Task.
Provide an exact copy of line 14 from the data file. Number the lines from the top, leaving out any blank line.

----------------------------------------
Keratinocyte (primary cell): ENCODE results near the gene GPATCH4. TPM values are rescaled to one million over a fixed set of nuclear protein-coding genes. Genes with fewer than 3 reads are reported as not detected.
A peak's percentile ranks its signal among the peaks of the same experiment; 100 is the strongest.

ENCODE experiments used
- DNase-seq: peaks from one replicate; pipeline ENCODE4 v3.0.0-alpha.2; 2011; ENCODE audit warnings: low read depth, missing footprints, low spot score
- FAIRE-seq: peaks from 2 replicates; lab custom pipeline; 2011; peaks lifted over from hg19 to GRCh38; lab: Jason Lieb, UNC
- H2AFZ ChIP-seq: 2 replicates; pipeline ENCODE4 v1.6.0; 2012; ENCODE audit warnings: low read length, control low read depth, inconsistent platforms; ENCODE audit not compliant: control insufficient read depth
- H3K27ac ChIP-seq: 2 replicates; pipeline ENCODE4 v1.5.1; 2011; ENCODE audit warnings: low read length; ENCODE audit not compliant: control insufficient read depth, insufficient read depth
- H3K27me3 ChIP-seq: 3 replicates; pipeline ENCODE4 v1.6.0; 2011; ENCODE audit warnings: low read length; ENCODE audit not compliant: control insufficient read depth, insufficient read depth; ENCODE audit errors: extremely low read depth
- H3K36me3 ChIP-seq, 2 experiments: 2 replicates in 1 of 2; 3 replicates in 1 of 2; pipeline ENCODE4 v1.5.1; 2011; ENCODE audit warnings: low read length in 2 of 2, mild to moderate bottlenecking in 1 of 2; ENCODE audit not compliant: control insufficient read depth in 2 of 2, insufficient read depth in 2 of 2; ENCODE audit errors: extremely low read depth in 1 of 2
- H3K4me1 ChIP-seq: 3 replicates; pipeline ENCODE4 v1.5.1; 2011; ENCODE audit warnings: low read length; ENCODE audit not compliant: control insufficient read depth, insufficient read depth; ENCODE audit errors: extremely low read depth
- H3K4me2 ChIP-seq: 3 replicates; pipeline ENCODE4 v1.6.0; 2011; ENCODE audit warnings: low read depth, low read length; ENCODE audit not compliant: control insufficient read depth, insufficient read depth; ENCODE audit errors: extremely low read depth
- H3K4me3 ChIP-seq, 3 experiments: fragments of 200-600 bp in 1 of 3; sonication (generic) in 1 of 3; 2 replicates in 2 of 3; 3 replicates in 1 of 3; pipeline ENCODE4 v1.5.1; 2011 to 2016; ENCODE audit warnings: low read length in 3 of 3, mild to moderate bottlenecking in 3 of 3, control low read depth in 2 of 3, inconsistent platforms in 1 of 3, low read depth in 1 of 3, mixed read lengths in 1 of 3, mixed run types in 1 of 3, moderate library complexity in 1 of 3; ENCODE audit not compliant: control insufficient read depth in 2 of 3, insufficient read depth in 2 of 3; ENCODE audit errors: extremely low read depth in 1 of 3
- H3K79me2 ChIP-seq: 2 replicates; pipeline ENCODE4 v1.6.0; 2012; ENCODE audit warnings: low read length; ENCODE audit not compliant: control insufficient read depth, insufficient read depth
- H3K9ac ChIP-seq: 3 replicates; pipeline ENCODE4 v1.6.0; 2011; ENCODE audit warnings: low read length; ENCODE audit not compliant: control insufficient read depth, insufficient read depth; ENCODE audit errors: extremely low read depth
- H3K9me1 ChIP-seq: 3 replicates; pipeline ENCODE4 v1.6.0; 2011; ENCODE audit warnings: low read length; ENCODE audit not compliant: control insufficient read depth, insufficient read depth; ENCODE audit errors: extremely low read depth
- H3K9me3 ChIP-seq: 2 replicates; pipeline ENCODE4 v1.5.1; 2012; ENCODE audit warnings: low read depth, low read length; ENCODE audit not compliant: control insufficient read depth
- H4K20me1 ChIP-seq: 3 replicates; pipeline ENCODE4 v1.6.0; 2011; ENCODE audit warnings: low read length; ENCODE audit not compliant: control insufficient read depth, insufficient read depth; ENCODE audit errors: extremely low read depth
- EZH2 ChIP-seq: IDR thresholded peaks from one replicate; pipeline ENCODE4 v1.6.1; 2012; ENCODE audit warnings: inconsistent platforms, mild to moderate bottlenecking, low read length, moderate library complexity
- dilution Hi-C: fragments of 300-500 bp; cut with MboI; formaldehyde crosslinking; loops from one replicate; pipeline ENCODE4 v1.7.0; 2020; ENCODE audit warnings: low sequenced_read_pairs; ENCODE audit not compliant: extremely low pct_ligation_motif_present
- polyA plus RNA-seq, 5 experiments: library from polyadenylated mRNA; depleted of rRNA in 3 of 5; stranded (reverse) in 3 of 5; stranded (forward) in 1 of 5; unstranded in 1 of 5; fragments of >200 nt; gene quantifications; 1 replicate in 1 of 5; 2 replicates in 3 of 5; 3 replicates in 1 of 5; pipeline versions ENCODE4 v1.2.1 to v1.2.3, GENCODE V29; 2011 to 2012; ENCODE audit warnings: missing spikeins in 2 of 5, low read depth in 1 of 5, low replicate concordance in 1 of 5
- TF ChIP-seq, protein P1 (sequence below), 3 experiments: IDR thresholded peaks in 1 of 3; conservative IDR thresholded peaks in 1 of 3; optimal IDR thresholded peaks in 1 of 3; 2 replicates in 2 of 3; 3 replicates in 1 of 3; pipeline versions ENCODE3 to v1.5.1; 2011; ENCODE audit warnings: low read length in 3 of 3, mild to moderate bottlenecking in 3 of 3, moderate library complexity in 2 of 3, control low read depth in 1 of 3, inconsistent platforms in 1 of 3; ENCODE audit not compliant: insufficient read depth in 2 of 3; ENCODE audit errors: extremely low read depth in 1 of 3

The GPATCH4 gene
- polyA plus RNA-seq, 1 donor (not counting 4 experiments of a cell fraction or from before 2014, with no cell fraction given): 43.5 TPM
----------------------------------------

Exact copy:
- H3K9ac ChIP-seq: 3 replicates; pipeline ENCODE4 v1.6.0; 2011; ENCODE audit warnings: low read length; ENCODE audit not compliant: control insufficient read depth, insufficient read depth; ENCODE audit errors: extremely low read depth